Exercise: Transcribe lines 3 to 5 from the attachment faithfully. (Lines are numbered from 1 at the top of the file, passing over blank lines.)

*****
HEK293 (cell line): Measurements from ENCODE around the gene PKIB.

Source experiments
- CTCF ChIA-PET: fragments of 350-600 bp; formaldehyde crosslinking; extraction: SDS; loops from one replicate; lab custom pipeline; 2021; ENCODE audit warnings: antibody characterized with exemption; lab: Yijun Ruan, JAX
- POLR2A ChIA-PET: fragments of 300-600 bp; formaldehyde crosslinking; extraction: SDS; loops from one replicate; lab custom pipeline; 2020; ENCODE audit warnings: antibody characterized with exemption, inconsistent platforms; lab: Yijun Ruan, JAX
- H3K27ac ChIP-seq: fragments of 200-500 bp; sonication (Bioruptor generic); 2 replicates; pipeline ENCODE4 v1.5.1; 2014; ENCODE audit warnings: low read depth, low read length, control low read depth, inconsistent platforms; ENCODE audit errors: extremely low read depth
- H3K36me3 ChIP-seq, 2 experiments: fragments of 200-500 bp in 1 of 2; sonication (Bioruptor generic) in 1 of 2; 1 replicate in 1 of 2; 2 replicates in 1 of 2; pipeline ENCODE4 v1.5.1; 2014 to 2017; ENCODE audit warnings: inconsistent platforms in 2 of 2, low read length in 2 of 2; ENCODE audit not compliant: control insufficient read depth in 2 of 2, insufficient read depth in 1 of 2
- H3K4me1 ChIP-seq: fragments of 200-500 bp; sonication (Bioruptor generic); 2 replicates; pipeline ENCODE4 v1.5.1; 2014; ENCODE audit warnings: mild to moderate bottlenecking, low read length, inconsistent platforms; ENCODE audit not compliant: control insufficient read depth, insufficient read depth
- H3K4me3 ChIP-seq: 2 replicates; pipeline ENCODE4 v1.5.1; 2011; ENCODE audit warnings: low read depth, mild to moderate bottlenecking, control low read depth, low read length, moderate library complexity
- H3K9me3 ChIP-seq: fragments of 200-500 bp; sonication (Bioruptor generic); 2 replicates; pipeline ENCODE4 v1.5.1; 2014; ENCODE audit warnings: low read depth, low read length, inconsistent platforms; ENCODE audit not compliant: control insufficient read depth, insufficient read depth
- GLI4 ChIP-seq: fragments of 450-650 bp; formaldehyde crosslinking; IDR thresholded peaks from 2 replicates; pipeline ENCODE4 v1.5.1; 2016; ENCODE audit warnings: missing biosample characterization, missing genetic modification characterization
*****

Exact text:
- CTCF ChIA-PET: fragments of 350-600 bp; formaldehyde crosslinking; extraction: SDS; loops from one replicate; lab custom pipeline; 2021; ENCODE audit warnings: antibody characterized with exemption; lab: Yijun Ruan, JAX
- POLR2A ChIA-PET: fragments of 300-600 bp; formaldehyde crosslinking; extraction: SDS; loops from one replicate; lab custom pipeline; 2020; ENCODE audit warnings: antibody characterized with exemption, inconsistent platforms; lab: Yijun Ruan, JAX
- H3K27ac ChIP-seq: fragments of 200-500 bp; sonication (Bioruptor generic); 2 replicates; pipeline ENCODE4 v1.5.1; 2014; ENCODE audit warnings: low read depth, low read length, control low read depth, inconsistent platforms; ENCODE audit errors: extremely low read depth